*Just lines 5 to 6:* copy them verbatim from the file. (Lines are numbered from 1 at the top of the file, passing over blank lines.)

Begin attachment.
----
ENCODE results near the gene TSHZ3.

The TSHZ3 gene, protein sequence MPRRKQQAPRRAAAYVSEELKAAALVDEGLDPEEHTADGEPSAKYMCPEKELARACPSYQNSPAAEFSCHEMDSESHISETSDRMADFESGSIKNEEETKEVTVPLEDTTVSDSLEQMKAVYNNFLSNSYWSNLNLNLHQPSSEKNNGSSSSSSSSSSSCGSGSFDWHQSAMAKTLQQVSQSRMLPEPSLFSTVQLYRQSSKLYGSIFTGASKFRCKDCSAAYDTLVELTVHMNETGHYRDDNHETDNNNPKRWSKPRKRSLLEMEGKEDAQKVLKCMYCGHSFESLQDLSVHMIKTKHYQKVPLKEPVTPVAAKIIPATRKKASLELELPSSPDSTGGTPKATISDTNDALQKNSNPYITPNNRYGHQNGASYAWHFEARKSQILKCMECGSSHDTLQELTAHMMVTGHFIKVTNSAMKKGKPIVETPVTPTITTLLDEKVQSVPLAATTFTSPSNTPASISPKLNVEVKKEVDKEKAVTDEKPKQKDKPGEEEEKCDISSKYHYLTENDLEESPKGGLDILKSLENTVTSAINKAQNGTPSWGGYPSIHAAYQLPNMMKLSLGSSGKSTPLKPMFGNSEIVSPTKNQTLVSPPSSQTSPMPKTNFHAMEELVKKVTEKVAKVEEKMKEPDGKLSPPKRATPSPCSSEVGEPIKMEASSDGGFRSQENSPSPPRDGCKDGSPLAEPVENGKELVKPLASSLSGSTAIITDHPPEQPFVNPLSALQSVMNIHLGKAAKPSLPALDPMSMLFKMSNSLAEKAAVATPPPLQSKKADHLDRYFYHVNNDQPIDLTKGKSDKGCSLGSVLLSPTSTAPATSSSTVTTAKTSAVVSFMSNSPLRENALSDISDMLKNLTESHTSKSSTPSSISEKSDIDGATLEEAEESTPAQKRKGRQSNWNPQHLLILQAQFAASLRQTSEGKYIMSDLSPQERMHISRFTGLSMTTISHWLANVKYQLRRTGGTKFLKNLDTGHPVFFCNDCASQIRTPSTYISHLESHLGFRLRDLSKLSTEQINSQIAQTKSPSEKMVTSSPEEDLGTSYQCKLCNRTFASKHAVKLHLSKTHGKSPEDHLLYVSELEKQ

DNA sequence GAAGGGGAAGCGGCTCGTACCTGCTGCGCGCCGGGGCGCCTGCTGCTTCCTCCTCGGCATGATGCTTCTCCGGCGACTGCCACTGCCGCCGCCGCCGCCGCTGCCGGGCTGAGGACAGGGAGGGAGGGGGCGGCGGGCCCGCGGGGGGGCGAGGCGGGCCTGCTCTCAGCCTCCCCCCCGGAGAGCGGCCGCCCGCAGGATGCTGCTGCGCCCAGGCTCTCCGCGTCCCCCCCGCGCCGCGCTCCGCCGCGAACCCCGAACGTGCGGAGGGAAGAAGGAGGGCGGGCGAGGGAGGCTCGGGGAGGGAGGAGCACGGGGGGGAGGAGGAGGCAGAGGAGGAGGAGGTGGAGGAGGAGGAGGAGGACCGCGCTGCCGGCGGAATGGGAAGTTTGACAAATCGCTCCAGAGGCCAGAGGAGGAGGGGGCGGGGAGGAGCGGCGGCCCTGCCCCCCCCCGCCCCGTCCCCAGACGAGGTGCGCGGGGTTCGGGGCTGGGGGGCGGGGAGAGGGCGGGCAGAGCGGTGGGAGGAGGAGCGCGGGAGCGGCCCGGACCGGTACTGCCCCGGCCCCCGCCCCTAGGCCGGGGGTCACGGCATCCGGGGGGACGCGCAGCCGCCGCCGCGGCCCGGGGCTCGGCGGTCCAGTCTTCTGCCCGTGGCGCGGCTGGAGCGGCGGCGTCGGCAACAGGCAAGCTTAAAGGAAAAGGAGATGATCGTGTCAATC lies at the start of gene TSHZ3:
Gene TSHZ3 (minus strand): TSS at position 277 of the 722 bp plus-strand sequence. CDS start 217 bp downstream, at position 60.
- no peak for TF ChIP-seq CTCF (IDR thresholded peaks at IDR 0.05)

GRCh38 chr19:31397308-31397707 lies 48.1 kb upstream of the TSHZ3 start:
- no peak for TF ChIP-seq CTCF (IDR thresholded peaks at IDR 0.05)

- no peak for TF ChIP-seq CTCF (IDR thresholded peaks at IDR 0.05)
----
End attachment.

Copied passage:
- no peak for TF ChIP-seq CTCF (IDR thresholded peaks at IDR 0.05)

GRCh38 chr19:31397308-31397707 lies 48.1 kb upstream of the TSHZ3 start: